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Robert Hallberg

Oceanographer at NOAA’s Geophysical Fluid Dynamics Laboratory.

Formerly of Prior Lake, the University of Chicago, and the University of Washington School of Oceanography.

Current Work

In September, 2012, GFDL publicly released the “Generalized Ocean Layer Dynamics” (GOLD) model. GOLD is an extension and generalization of the capabilities of the earlier Hallberg Isopycnal Model (HIM) (for details of HIM see the HIM web page).  GOLD is the physical ocean model basis of GFDL’s ESM2G Earth System Model (click here for CMIP5 results from ESM2G). GOLD has a variety of test cases, ranging from idealized configurations for Geophysical Fluid Dynamics Studies to fully realistic coupled climate models.

GFDL is now focusing all of its ocean model development efforts on a single model, MOM6.  MOM6 will be built upon the GOLD dynamic core, and embody both the GOLD capabilities and all of the best features of MOM4/5. One of the first applications of MOM6 will be the development of a moderately high resolution (1/4 degree) C-grid, Z*-coordinate coupled configuration as the likely ocean component of GFDL’s next generation coupled climate model (tentatively named CM4).  A public release of MOM6 is intended to follow shortly upon the successful development of this configuration.

Through the project Modeling Eddies in the Southern Ocean (MESO), we have examined the role of transient eddies in the dynamic and watermass balances in the Southern Hemisphere with a series of increasingly high resolution primitive equation model simulations using HIM. The profound qualitative impact of changing resolution can be seen in this 19Mb animation of the surface speed from two of the MESO models. Full details are given in Hallberg and Gnanadesikan (2006).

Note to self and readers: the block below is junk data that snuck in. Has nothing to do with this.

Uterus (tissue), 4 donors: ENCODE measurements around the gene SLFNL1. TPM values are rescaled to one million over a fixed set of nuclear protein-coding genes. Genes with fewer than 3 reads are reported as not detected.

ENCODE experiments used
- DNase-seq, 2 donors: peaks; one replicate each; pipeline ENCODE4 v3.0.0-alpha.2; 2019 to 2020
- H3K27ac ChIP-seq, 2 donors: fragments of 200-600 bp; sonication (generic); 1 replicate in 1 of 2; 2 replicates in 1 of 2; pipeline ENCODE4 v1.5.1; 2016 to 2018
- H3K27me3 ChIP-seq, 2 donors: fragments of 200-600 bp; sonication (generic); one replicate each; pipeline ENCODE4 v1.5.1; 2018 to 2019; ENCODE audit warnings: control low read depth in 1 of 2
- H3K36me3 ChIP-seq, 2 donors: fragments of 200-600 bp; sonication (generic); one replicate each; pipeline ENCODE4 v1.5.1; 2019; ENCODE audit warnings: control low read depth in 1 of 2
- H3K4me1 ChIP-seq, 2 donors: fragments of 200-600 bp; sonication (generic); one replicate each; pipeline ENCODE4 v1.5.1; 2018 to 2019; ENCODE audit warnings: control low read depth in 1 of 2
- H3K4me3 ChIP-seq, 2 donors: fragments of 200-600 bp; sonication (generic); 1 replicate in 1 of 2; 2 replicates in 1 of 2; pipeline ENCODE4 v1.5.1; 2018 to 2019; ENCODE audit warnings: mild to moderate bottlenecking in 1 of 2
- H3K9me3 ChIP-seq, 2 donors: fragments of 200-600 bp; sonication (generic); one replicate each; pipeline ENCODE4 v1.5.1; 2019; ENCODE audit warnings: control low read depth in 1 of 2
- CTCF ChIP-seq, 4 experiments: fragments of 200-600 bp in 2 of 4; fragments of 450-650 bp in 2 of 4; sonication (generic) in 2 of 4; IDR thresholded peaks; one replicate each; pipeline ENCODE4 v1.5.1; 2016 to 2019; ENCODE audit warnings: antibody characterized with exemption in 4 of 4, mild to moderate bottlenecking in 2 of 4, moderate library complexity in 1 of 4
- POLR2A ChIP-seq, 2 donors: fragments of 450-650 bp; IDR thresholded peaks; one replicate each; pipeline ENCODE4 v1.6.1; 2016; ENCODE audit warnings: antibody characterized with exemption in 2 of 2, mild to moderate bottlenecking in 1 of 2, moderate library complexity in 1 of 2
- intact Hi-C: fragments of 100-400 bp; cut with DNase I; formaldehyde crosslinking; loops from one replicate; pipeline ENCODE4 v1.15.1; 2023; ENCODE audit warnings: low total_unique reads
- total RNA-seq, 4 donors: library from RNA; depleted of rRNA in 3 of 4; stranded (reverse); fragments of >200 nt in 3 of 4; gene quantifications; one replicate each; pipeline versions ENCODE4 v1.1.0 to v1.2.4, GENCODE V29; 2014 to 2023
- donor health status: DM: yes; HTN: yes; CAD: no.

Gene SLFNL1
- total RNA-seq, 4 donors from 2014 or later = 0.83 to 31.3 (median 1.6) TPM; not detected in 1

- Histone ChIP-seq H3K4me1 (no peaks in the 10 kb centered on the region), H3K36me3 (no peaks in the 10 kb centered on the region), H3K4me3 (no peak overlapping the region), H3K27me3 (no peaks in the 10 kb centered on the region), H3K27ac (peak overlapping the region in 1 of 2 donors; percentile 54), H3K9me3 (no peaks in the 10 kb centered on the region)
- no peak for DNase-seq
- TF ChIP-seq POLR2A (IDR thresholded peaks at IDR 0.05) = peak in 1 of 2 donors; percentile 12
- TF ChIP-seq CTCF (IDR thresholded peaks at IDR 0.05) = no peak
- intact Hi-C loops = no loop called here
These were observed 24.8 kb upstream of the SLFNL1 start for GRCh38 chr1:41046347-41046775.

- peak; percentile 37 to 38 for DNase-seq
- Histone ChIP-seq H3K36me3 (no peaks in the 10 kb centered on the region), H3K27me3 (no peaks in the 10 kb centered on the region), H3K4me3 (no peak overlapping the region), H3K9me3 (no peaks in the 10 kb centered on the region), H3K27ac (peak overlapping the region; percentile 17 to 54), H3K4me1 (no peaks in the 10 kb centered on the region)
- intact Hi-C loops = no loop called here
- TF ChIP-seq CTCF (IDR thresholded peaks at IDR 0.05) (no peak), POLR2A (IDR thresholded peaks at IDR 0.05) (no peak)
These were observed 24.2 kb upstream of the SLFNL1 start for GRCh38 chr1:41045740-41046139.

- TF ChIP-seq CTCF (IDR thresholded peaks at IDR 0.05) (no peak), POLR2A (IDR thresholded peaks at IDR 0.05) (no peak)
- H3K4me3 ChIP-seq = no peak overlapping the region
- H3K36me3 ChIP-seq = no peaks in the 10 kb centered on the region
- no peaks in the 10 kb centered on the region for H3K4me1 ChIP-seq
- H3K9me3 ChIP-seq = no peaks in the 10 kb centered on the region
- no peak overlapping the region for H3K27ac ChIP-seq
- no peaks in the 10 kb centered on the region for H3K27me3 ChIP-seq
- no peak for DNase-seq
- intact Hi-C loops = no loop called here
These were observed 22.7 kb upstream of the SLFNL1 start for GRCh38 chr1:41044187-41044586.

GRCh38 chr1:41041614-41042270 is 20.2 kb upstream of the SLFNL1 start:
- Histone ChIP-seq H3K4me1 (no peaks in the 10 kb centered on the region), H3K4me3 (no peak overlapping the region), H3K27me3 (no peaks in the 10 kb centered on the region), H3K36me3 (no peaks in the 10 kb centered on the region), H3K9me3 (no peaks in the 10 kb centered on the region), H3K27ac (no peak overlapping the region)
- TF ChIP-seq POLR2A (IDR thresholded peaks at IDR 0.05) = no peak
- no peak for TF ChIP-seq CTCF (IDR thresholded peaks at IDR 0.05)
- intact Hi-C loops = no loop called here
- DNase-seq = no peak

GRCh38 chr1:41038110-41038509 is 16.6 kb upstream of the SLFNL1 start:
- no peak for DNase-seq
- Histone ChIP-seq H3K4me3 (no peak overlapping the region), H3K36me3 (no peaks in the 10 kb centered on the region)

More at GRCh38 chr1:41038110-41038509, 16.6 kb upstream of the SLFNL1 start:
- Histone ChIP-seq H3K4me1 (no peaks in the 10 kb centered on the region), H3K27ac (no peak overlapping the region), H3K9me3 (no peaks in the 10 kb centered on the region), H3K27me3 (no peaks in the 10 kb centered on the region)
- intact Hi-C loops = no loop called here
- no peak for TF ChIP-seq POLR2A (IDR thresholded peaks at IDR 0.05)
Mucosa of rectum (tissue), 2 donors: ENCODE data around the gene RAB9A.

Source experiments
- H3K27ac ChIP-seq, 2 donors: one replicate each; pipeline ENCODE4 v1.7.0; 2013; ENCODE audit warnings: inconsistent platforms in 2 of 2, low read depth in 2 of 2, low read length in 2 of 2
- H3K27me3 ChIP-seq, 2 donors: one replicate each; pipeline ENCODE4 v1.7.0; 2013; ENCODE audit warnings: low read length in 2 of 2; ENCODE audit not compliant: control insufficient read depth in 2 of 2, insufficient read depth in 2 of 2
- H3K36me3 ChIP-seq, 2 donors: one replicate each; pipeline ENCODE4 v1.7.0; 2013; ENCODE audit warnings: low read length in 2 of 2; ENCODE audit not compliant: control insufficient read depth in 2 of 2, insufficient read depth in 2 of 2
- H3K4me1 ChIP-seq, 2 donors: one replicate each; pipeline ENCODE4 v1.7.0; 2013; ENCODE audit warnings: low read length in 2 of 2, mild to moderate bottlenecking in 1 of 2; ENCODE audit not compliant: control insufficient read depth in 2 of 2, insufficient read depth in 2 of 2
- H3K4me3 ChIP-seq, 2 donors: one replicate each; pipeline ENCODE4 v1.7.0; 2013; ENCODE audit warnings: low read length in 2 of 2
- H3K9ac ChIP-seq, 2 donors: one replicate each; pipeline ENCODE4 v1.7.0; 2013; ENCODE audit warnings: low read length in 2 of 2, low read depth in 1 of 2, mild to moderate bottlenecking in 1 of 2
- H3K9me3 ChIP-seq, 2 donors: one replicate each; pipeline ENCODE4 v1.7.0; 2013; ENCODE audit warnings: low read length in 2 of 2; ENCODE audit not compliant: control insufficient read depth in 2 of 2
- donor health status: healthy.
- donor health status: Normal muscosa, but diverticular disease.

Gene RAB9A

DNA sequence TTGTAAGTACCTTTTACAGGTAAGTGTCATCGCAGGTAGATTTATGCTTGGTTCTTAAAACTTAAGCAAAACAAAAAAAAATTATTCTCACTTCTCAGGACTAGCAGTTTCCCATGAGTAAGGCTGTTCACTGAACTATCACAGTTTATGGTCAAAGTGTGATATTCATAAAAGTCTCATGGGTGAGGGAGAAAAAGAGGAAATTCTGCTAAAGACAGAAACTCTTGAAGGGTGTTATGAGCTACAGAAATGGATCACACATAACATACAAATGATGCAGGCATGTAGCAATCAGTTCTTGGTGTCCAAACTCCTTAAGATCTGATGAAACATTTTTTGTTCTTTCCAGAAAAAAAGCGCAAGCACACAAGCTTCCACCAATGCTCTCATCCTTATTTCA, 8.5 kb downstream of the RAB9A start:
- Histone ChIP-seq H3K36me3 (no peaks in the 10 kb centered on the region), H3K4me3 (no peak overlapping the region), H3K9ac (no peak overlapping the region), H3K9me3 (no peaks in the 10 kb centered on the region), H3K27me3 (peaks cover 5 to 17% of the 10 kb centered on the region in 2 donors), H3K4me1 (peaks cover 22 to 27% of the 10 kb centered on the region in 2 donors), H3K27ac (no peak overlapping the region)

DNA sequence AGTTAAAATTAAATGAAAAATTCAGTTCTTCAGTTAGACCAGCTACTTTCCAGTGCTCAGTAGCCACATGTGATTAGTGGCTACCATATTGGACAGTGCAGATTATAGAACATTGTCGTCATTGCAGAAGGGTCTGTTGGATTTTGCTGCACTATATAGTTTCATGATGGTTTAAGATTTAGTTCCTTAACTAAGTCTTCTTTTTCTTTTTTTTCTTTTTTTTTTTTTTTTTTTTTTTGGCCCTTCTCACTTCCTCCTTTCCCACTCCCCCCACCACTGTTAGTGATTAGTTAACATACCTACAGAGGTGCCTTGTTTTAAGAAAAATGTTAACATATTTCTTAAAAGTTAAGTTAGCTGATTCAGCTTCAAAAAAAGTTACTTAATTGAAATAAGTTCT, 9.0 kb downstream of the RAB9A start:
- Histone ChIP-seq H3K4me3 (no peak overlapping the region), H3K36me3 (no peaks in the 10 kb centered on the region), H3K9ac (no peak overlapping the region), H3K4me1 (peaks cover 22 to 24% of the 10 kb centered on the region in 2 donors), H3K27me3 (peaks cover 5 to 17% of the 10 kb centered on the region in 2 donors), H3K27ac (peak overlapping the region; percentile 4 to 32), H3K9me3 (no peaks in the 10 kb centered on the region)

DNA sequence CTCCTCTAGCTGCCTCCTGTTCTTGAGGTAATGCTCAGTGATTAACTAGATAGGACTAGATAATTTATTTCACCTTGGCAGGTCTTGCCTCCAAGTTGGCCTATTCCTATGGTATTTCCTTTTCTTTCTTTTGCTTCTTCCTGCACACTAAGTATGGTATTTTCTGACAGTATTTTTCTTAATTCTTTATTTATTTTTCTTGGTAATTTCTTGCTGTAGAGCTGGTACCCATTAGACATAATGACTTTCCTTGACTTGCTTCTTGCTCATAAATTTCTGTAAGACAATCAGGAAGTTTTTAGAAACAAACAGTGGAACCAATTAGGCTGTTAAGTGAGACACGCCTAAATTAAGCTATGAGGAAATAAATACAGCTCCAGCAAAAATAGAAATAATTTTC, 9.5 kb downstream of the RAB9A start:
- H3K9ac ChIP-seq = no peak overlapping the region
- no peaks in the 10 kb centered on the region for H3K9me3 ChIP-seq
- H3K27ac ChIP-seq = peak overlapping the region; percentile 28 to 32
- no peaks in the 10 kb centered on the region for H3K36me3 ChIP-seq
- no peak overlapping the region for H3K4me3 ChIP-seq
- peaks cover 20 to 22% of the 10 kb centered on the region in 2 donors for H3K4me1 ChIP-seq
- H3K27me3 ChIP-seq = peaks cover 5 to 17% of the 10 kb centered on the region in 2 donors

We are engaged in a series of studies comparing the mean state and climate response of GFDL’s two Earth System Models, ESM2M and ESM2G, which differ only in their ocean component. We see, for instance a systematic 18% difference between ESM2M and ESM2G in the global mean steric sea level rise that these two models predict (Hallberg et al., 2013), with much of these differences in steric sea level rise arising from differences between the models’ spun-up ocean states.

We are working to dynamically couple our highest resolution global ocean models to continental scale ice-sheet models, including smoothly moving grounding lines and dynamic reshaping of the ice-shelf cavities.  This capability has already been demonstrated in idealized settings by Goldberg et al. (2012a, 2012b).

I am actively involved an Ocean Climate Process Team working on Internal Wave Driven Mixing, and in the past I was an active participant in two other Climate Process Teams – one studying Gravity Current Entrainment, and the other examining Eddy-Mixed Layer Interactions. These teams aim to improve the the representation of these processes in climate-scale models, based on the best understanding that can be obtained from observations, process studies, and theory.


Click here for my bibliography

Contact Info

Dr. Robert Hallberg
Princeton University
Forrestal Campus, U.S. Route 1
201 Forrestal Road
Princeton, NJ 08542

FAX: (609) 987-5063
Work Phone: (609) 452-6508